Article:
Don’t Call It a Comeback Tour: Sleep is the most valuable thing in college

Don't be afraid to take a nap somewhere after a hard day of studying. The author is providing a great example above. (Jon Sammis/The Daily Campus)

What would you say is the most important commodity to a college student? Alcohol? Men’s basketball tickets? Maybe a pizza from Blaze? Those things are all super important, but as we roll into midterm season, the only thing that students desire more than anything else is sleep. I’m sure there are a few freshmen readers scoffing at the idea that sleep is what you need. You’ve probably pulled an all-nighter before. One afternoon’s rest after that all-nighter and you’re totally fine. Right? As I say in almost every single column, I’ve been around here a long time. Those four years have shown me that sleep really is the most important thing.

Before getting into the whole message thing, I want to tell you a story. It was midway through February  2015, and Amar Batra was a little sophomore. I thought it was a great idea to enroll in my classes in such a way that they were fairly bunched together in the middle of the day, almost every day. In my head it seemed like a great plan. The structure would allow me to sleep in, but would also allow me to get out early enough in the afternoons to do something. This didn’t matter much Monday through Thursday, but come Friday I was ready to go hit the town, if you know what I mean.

Anyway, the semester started out fine. Classes were going well and I was enjoying having a decent amount of time off. All of that changed when midterms rolled into town. Of course, I thought everything would be fine. I figured I would just cram a little bit the night before the exam and everything would work itself out. It’s what I had done in the past, so why wouldn’t it work this time around?

It was then that I discovered the problem with having classes squeezed together: I would get through the first class fine, but by the end of the day I was wiped. Like really wiped.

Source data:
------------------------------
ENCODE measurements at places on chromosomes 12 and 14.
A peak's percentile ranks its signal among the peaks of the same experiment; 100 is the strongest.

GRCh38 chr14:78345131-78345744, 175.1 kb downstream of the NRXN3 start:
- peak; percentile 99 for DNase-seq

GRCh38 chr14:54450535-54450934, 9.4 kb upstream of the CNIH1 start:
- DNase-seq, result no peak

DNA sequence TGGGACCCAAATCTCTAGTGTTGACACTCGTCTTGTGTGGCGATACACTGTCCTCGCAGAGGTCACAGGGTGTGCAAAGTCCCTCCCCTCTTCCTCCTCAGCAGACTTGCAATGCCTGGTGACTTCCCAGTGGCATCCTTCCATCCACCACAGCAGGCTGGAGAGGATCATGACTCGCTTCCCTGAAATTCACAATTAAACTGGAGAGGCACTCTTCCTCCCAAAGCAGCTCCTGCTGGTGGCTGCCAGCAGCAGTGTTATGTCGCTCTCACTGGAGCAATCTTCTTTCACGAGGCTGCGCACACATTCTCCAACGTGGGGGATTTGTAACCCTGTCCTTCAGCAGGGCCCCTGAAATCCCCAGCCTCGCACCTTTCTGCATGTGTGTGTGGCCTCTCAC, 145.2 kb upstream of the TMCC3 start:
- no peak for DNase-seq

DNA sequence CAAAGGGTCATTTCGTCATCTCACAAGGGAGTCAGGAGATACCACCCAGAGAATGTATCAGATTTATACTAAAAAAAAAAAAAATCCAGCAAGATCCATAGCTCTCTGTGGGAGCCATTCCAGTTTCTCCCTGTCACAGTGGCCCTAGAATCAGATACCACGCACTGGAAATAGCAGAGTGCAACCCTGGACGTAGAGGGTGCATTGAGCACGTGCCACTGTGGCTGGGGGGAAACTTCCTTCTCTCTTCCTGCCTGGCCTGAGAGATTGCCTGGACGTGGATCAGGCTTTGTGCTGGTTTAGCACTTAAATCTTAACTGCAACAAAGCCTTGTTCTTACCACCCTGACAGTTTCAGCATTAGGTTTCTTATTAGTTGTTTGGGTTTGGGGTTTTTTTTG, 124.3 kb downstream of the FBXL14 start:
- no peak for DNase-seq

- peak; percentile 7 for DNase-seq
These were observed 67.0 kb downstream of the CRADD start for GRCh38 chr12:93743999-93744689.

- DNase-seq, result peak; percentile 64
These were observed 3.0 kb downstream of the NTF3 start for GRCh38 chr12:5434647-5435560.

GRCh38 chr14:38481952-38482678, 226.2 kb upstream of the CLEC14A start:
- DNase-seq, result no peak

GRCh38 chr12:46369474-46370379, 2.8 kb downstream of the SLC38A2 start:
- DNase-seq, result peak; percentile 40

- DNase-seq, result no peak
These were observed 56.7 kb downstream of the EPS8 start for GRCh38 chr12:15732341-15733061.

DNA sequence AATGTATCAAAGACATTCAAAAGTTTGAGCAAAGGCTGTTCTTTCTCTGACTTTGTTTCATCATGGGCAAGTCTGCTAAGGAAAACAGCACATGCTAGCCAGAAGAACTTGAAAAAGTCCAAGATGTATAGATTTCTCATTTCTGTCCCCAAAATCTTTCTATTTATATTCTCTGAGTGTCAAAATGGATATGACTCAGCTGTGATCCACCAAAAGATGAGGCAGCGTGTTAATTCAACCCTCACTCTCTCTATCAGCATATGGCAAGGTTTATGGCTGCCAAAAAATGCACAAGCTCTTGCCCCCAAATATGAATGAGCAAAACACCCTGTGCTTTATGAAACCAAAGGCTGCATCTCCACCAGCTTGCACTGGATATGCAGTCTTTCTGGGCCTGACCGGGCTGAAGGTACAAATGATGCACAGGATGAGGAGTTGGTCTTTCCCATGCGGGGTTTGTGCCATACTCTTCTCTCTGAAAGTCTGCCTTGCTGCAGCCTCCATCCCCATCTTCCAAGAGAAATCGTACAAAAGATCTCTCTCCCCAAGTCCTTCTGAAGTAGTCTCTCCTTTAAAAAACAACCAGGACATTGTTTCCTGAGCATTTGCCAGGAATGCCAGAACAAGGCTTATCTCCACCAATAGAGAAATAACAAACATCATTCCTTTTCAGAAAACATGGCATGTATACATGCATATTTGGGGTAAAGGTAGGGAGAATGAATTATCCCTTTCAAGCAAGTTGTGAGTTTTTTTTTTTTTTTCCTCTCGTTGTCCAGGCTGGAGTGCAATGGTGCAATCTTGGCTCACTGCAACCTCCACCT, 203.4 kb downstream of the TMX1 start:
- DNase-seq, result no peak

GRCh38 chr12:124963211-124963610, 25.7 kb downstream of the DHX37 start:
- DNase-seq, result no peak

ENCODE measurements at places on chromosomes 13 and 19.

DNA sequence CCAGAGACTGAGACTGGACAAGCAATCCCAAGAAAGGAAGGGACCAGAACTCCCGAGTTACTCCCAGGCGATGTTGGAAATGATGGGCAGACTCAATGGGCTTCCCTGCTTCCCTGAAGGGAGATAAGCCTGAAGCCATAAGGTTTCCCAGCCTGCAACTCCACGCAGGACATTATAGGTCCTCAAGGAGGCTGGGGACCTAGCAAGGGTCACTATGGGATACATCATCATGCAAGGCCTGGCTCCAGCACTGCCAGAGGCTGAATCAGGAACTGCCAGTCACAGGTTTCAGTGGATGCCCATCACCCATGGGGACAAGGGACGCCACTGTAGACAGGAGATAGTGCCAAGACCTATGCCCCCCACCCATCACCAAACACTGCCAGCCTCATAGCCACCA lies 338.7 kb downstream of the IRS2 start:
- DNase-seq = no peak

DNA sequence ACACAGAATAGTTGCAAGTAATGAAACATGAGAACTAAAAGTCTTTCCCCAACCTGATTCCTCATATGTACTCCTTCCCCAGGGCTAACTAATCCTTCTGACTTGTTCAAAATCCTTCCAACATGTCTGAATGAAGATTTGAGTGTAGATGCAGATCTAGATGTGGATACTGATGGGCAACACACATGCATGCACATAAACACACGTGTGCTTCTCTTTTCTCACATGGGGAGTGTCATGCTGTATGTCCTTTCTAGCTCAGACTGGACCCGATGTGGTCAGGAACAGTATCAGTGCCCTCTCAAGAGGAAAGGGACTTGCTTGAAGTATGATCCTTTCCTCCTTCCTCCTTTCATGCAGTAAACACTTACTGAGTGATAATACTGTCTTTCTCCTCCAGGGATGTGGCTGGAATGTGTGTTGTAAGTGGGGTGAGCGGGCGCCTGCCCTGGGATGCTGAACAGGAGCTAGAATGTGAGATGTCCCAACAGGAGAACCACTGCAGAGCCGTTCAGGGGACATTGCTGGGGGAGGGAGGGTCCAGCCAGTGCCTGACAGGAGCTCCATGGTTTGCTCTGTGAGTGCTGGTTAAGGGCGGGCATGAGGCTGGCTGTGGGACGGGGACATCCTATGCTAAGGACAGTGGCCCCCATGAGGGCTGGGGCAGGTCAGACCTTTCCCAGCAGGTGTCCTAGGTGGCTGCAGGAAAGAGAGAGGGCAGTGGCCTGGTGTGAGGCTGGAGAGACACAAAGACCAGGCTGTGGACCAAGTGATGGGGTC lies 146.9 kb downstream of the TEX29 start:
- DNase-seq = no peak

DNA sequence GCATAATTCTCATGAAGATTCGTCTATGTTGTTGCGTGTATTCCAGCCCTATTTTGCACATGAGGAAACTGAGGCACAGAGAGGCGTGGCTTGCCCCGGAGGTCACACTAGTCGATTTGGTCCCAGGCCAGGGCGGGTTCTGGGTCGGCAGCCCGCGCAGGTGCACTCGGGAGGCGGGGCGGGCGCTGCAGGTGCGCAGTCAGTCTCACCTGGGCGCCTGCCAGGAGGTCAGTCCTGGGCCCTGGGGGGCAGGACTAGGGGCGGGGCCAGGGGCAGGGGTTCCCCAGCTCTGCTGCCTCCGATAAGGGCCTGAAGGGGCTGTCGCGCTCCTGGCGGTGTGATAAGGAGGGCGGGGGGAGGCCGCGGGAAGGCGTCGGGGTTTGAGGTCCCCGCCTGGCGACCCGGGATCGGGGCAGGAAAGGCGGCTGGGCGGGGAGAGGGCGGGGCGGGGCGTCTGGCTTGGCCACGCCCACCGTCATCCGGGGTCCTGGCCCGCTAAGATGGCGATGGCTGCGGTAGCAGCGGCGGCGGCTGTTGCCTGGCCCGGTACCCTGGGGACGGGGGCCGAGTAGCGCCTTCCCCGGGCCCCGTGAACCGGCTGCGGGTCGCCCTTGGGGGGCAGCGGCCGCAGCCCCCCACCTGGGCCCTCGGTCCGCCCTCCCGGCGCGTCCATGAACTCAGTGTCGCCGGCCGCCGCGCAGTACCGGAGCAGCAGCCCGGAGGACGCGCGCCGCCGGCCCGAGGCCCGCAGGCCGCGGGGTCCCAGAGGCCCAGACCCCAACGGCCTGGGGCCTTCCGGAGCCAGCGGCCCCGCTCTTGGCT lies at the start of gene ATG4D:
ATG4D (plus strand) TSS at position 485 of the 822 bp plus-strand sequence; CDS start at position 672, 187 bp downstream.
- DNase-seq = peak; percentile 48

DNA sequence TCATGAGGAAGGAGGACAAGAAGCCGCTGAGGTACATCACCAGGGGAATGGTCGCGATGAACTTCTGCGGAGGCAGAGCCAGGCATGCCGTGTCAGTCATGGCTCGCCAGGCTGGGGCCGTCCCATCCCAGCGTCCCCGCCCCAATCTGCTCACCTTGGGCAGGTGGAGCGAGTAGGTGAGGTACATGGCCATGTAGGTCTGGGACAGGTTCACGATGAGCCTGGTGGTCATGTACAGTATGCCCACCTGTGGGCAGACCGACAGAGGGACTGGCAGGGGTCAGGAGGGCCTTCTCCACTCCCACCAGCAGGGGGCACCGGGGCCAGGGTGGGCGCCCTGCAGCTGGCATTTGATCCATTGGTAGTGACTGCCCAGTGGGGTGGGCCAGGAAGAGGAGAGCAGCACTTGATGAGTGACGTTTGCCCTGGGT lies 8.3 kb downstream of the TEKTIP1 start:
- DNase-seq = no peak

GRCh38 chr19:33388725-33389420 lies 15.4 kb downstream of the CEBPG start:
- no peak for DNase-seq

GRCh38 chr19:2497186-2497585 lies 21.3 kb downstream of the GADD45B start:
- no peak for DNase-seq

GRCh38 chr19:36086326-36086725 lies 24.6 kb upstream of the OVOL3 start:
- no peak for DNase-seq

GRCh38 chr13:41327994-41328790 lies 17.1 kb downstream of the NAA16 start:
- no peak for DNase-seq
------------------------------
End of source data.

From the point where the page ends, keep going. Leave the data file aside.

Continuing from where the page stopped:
But it was exam season.

So instead of resting up immediately and bouncing back, I had to go back to studying (read, cramming) instead, and the next day I was once again wiped. Everyone who has survived at least one semester knows that once exams start, they never really stop.

After you get through your exams you’ll have to start the rounds all over again. Or, your professor will issue a project once again creating so much work for you. It becomes a vicious cycle that never pauses to let you catch your breath. My once great schedule had now become my enemy.

The moral of this story is not that you should better plan-out your class schedule, although planning a schedule that allows for free time is very helpful. The best created schedule can still be a nightmare to work through if you lack the proper resources.

And, as I said before, the most important resource out there is sleep. Hopefully my advice will allow you to actually get some this midterm season.

I mentioned that the worst part about midterms was that you always had things going on, so it felt like there was no time for sleep. After that crazy semester I realized that whether or not you have time for sleep is irrelevant. At the end of the day, you have to make time for sleep.

See, sleep doesn’t just allow us to rest our eyes and relax at the end of a long day. Sleep allows us to stay focused. Thinking and working hard mentally have the same side-effects as working out physically. At a certain point your brain is going to say, “Enough, I can’t learn anymore under these conditions!”

Sleep allows your body to fix itself. Then, when you start working again, you are ready to learn and cram for that exam.

So how do you make time for sleep? I’ve found that some sleep is better than no sleep at all; that’s one part of the equation.

The other part is to just know yourself. If you’re cramming for an exam the night before, either cram till the early hours and pass out when your brain says it can’t take any more or go to bed early (I’m talking 10 p.m. early). Then wake up at 6 a.m. and finish studying before your exam.

The other thing that really helps is an afternoon nap. If you don’t have time to go back to your dorm, then feel free to pass out in the library or in the Union. There is no shame in doing that, and there are super comfy chairs in both places.

At the end of the day you need sleep and good grades to survive college. Hopefully this advice will help you get both.


Amar Batra is a senior staff photographer and weekly columnist for The Daily Campus. He can be reached via email amar.batra@uconn.edu. He tweets at @amar_batra19.